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It’s Okay To Be Smart – It Really Is

The views expressed are those of the author and are not necessarily those of Scientific American.


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A few months ago Joe Hanson premiered his new video series called ‘It’s Okay To Be Smart‘, a joint project with PBS Digital Studios. In addition to being a true science geek, Joe has a flashy on-screen charisma that make for some pretty entertaining short films. In its first few months online, the series has seen almost half a million views! I asked Joe a few questions about the methodology behind his craft:

CB: What inspires you to make these videos?

JH: My inspirations for the videos come from all over the place. It might be an article or blog post I read, or a random picture or video I come across, or something I’ve written on my blog that I want to explore in more depth, and even questions that people send in to me. My only rules are that it has to make me say “wow” while researching it. I also really love to tie science to other parts of our culture, like music or art or creative works. But my number 1 inspiration is being curious myself, and then I just try to share that curiosity with others.

CB: What is your academic background?

JH: I am a biologist by training. I have my undergrad degree in biochemistry and just defended my PhD in cell and molecular biology. I’ve done research in everything from cancer biology to drug design to genetic engineering along the way. My PhD research studied mobile elements of bacterial genomes, the ancestors of our introns, and how they jump around genomes like primitive retroviruses (plus how we can use them for genetic engineering).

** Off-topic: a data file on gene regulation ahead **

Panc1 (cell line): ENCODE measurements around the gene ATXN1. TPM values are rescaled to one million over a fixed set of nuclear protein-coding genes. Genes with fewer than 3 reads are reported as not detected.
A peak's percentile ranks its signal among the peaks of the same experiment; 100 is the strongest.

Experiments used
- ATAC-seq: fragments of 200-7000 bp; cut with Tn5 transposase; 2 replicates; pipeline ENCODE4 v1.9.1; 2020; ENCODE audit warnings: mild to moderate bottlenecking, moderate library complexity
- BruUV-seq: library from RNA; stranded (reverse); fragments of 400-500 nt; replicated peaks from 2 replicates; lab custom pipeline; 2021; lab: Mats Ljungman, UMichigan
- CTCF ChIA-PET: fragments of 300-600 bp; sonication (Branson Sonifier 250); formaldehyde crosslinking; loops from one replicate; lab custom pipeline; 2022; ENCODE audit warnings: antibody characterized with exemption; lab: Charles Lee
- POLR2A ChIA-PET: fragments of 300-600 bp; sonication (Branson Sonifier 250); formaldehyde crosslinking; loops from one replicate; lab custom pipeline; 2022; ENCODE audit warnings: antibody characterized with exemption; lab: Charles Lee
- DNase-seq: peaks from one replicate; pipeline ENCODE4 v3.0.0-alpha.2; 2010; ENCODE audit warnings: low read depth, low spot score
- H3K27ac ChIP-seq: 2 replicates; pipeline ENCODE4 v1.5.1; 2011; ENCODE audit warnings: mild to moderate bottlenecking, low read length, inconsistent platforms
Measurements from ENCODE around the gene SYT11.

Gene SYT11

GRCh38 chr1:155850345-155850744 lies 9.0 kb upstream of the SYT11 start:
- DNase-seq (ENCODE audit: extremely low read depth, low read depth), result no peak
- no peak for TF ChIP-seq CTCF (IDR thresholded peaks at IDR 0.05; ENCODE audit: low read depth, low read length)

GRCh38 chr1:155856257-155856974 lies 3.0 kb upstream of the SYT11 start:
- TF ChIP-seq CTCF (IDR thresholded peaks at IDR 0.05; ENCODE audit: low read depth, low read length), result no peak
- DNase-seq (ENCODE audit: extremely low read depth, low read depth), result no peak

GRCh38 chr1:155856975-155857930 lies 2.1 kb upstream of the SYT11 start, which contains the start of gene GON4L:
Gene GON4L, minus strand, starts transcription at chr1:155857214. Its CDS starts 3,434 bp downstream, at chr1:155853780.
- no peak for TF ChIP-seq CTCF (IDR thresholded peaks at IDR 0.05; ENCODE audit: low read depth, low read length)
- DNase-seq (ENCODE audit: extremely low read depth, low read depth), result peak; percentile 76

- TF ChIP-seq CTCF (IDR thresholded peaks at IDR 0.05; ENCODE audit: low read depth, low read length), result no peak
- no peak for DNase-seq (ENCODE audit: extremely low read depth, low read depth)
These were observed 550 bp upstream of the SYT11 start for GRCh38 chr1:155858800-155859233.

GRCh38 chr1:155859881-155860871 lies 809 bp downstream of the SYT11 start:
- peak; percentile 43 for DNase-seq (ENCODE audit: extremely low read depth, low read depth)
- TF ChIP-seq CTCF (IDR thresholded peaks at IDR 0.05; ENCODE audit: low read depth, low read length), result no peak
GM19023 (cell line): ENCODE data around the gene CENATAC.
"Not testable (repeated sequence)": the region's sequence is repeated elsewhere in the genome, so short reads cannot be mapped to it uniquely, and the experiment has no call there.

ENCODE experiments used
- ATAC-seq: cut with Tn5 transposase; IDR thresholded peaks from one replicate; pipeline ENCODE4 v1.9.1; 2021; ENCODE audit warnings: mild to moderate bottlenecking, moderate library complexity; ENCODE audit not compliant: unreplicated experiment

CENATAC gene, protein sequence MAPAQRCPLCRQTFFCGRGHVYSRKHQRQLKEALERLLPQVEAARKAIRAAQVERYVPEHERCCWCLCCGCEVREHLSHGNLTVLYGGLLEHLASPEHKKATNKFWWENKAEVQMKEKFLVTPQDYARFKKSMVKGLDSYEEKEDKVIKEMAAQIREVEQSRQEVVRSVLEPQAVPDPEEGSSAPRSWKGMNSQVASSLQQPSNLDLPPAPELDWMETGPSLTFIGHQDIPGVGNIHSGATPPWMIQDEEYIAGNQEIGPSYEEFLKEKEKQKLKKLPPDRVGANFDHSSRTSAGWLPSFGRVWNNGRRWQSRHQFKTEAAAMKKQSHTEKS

CB: What are your aspirations for science communication?

JH: About halfway through grad school, I got hooked on communicating science. I started a blog on Tumblr which has become more successful than I ever imagined, and that led to my YouTube show with PBS Digital Studios (which began in Jan 2013). People aren’t dumb, and people do care about science. Many of them just haven’t been able to connect with it or they’ve got a bad taste in their mouth from a boring class or a bad teacher. I know that people are thirsty for awesome knowledge, and they want to understand where we came from and how we tick. I think of myself as a teacher, just like if I was in front of one of my biology classes here at my university. Only my class is thousands and thousands of people. Now that I have my PhD, I am going to continue teaching as many people as I can, through writing and videos and who knows what else? For the time being, at least, I’m not pursuing more research. Instead, I’m going to help communicate science to the world.

JH: This summer I’ll be working as a AAAS Mass Media fellow at Wired in San Francisco, continuing to write my blog and make my YouTube show, and beyond that? The sky’s the limit. The world is ready for a new generation of science communication ninjas like Carl Sagan and Neil Tyson. I’m going to strive to get there.

All the best Joe, I’m a huge fan!

Carin Bondar About the Author: Carin Bondar is a biologist, writer and film-maker with a PhD in population ecology from the University of British Columbia. Find Dr. Bondar online at www.carinbondar.com, on twitter @drbondar or on her facebook page: Dr. Carin Bondar – Biologist With a Twist. Follow on Twitter @drbondar.

The views expressed are those of the author and are not necessarily those of Scientific American.





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